# Re: Pulse Width for Ignition Coil

```Original poster: "Ed Phillips by way of Terry Fritz <twftesla-at-uswest-dot-net>" <evp-at-pacbell-dot-net>

Tesla list wrote:
>
> Original poster: "Steve & Jackie Young by way of Terry Fritz
<twftesla-at-uswest-dot-net>" <youngs-at-konnections-dot-com>
>
> Hi,
>
> I need some empirical data on the "best" width of a 12-15 volt DC pulse to a
> normal automobile ignition coil (not HEI) that should be used.  I am
> building a triggered spark gap driven by an ignition coil as the trigger
> source.  I am using a power transistor to switch filtered DC to it - much
> like an ignition circuit in a car.  Power transistor is driven by a one-shot
> which sets the pulse width.
>
> I believe as pulse width increases, the output spark energy will increase
> until the ignition coil core starts to saturate.  Futher increases of pulse
> width will just waste power and not produce further spark energy.  Roughly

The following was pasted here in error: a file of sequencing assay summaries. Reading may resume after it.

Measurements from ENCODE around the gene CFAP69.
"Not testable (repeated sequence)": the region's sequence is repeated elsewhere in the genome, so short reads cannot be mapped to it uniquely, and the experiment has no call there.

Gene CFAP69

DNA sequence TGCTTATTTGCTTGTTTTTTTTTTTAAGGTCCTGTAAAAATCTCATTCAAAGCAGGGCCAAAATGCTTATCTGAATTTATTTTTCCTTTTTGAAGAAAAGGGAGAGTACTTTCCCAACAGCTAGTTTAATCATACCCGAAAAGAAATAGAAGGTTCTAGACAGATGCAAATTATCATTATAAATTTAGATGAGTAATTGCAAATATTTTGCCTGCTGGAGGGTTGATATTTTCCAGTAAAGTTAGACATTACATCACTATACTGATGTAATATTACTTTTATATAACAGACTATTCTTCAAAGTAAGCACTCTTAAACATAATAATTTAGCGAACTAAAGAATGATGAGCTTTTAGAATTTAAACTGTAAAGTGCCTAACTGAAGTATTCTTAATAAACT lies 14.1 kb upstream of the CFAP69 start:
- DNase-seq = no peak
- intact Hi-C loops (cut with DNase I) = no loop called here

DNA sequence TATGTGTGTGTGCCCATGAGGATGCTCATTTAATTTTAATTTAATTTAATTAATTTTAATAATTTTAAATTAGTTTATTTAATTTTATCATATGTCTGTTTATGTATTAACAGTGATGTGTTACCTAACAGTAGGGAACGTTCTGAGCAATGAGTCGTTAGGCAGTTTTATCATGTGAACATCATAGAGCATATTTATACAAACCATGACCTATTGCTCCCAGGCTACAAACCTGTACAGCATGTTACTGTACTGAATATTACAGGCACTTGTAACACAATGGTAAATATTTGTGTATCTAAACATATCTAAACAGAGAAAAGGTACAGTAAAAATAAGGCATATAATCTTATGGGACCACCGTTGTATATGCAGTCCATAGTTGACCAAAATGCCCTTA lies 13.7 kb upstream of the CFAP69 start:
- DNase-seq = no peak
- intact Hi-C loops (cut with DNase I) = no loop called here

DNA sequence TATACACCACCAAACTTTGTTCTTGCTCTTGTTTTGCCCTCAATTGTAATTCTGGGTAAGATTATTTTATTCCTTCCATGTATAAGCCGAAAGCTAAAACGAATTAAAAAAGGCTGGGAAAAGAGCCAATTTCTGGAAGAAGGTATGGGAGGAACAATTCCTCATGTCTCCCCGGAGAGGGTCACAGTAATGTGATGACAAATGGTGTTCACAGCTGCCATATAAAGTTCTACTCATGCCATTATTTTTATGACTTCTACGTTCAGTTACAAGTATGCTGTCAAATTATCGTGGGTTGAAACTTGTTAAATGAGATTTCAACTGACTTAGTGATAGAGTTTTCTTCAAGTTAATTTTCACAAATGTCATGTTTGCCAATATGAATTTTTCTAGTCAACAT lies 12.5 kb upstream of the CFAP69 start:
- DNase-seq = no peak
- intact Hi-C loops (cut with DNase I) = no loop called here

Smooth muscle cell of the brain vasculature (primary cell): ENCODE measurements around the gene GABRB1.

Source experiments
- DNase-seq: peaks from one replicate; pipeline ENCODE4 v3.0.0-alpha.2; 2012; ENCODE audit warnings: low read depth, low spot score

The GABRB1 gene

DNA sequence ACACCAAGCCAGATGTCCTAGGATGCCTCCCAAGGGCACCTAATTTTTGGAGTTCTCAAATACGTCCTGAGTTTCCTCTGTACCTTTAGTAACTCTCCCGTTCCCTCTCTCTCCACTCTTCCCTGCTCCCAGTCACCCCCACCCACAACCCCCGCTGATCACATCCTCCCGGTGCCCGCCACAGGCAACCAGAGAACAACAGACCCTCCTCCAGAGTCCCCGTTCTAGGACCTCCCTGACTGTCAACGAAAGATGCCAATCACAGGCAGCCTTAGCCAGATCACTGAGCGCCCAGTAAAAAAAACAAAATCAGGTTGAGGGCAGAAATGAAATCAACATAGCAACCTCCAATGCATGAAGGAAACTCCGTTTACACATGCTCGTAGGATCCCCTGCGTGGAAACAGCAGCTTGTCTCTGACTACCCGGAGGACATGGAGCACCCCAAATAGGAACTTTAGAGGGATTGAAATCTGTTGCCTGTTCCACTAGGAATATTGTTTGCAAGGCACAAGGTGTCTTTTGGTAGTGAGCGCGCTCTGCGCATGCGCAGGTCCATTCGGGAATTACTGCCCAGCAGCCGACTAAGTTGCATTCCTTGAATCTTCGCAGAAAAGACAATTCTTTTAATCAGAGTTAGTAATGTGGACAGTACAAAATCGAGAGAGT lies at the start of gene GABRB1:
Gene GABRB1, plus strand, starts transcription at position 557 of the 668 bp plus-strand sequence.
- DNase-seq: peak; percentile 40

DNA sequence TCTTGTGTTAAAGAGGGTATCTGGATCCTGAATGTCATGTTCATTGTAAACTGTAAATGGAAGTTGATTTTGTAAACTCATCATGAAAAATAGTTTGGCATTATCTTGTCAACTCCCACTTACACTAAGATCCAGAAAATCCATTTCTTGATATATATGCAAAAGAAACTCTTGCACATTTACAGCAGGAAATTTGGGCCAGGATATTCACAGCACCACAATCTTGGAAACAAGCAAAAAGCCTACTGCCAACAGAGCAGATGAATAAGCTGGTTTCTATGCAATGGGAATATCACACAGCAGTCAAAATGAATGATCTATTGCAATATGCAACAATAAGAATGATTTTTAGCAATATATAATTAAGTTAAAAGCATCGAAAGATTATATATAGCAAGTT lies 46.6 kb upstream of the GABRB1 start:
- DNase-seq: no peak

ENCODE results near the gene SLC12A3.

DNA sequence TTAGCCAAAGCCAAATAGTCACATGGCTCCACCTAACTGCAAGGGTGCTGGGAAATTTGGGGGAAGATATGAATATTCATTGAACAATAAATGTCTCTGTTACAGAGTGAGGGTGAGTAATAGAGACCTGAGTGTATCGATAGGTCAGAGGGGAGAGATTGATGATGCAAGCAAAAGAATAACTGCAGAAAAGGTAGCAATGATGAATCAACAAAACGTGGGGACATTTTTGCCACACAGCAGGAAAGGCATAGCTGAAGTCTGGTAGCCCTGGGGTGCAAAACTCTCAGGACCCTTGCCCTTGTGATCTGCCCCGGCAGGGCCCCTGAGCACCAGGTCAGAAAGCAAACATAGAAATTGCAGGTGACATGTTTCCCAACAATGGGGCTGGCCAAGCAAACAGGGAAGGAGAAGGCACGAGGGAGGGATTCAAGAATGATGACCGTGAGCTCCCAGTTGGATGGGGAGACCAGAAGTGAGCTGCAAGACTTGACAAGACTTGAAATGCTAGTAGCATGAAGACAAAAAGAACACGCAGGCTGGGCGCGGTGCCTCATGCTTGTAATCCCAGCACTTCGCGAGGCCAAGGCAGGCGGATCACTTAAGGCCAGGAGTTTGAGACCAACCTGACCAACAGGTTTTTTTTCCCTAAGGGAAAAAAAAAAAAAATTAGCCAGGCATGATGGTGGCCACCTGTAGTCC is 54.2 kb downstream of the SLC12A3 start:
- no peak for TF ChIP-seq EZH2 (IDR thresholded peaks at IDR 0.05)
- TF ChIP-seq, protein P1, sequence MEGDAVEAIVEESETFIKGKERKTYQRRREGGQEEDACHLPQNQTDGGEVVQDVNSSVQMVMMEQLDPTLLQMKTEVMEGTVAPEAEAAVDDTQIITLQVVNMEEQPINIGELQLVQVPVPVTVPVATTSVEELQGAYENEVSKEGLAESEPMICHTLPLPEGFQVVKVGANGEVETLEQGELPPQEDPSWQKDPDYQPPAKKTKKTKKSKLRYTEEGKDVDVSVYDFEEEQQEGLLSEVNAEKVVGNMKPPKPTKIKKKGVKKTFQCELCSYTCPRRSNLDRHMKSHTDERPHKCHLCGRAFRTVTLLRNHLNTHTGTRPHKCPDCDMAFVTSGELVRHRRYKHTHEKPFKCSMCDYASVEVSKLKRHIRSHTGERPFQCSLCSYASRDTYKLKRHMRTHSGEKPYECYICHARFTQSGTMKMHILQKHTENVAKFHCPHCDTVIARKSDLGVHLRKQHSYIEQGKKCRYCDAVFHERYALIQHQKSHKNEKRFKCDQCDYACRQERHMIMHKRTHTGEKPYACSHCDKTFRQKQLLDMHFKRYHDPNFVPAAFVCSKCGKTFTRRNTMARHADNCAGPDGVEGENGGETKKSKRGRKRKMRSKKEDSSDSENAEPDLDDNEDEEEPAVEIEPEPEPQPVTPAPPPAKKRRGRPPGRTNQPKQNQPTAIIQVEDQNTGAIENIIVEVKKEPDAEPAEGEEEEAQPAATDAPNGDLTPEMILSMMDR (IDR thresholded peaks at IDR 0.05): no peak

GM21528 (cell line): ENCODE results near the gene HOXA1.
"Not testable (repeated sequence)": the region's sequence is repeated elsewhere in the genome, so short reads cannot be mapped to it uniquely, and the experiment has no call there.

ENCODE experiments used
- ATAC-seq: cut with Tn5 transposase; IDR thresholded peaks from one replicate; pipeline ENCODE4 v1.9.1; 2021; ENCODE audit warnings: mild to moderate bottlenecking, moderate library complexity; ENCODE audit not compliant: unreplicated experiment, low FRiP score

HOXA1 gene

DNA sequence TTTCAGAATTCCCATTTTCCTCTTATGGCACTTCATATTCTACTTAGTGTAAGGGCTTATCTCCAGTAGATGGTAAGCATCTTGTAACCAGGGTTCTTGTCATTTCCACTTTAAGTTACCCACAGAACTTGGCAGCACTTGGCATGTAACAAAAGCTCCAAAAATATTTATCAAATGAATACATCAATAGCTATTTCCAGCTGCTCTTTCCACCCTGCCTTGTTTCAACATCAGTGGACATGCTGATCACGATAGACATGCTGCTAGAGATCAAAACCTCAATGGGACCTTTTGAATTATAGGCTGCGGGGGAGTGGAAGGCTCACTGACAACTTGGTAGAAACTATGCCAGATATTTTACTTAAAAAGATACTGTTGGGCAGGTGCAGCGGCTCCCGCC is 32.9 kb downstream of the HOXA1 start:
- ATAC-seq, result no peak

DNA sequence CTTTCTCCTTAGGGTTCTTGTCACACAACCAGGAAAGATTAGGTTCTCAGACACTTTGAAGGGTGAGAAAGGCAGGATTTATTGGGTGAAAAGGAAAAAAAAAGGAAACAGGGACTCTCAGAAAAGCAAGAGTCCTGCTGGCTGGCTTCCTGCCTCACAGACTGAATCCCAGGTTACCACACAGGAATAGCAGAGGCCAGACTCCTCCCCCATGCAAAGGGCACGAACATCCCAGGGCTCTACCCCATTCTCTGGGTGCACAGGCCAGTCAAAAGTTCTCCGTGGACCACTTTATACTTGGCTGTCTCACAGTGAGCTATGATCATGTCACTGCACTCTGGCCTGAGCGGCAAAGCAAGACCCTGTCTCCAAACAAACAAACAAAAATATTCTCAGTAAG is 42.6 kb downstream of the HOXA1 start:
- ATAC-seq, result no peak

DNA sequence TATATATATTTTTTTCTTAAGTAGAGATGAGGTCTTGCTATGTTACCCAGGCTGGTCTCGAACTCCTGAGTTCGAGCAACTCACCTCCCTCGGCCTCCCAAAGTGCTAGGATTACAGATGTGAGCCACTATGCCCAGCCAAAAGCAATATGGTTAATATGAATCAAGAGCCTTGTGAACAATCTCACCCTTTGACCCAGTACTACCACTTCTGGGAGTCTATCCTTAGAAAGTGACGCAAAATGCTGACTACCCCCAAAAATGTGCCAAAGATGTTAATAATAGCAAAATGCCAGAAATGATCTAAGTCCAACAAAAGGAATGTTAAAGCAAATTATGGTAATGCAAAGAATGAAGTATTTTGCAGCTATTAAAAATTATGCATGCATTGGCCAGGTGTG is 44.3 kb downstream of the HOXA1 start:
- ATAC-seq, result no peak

> what would be the pulse width at the point of diminishing returns (core
> saturation)?

Last sentence is exactly correct; when the core saturates no more
energy can be stored in it.  I have found quite different maximum pulse
widths for different coils, ranging from perhaps 1 ms to 10 for coils
operated on 12 volts.  Pulse width goes down inversely as voltage.  Put
a small resistor in series with the primary (even a piece of small wire
will do), start with a narrow pulse and widen it until you see the
current at the end of the pulse increase abruptly.  You can also look at
the primary voltage and observe the pulse width at which it "bottoms
out".  You can also put your finger on the case of the transistor (turn
power off to avoid getting zapped with the HV pulse on the collector and
feel it immediately) and increase the pulse width until it begins to get
warm.  Crude method but works.  You can also watch the average primary
current with an ammeter and see where it begins to increase rapidly.
All crude things to do, but if you try you'll get a feel for what is
happening.

Every different coil also requires a different value of shunt "snubbing
capacitor".

Ed

```